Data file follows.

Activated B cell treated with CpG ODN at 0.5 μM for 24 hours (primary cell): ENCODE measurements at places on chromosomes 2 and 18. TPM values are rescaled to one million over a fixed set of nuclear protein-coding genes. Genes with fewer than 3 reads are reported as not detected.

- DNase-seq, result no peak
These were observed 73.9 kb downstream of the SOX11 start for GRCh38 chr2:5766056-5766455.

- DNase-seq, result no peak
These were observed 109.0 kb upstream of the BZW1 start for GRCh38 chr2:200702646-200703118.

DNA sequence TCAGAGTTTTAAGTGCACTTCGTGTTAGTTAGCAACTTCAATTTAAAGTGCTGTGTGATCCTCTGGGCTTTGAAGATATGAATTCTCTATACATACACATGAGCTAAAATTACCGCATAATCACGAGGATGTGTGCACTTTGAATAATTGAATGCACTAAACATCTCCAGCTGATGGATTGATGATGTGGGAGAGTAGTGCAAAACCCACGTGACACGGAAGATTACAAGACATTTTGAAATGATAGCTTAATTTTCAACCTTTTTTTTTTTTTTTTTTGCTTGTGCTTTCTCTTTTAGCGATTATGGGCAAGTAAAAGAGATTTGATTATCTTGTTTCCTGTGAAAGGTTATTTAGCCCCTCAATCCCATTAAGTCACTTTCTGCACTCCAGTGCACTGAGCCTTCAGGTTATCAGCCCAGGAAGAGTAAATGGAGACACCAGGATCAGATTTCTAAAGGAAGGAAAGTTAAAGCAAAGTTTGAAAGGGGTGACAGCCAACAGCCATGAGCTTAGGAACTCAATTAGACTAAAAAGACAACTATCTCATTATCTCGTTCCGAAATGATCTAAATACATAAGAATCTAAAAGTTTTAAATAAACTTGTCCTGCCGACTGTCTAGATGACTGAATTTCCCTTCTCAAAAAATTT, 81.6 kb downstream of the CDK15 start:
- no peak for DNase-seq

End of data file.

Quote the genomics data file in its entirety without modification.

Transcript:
Activated B cell treated with CpG ODN at 0.5 μM for 24 hours (primary cell): ENCODE measurements at places on chromosomes 2 and 18. TPM values are rescaled to one million over a fixed set of nuclear protein-coding genes. Genes with fewer than 3 reads are reported as not detected.

- DNase-seq, result no peak
These were observed 73.9 kb downstream of the SOX11 start for GRCh38 chr2:5766056-5766455.

- DNase-seq, result no peak
These were observed 109.0 kb upstream of the BZW1 start for GRCh38 chr2:200702646-200703118.

DNA sequence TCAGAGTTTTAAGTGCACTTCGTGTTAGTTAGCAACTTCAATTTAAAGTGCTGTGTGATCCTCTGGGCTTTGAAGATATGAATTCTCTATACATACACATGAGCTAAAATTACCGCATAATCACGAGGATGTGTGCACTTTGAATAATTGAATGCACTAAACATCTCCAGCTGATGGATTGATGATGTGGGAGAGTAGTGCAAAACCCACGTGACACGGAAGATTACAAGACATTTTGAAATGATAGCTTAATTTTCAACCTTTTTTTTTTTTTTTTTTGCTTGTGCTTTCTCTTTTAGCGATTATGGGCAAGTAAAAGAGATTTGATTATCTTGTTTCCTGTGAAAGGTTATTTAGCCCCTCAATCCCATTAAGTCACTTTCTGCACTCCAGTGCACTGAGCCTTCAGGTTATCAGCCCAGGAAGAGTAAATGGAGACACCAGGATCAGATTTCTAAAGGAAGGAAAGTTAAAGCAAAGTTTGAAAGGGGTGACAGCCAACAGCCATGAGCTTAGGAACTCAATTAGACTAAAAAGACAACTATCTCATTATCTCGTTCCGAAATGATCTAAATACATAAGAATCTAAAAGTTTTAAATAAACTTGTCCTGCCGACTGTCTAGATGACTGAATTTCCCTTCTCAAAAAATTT, 81.6 kb downstream of the CDK15 start:
- no peak for DNase-seq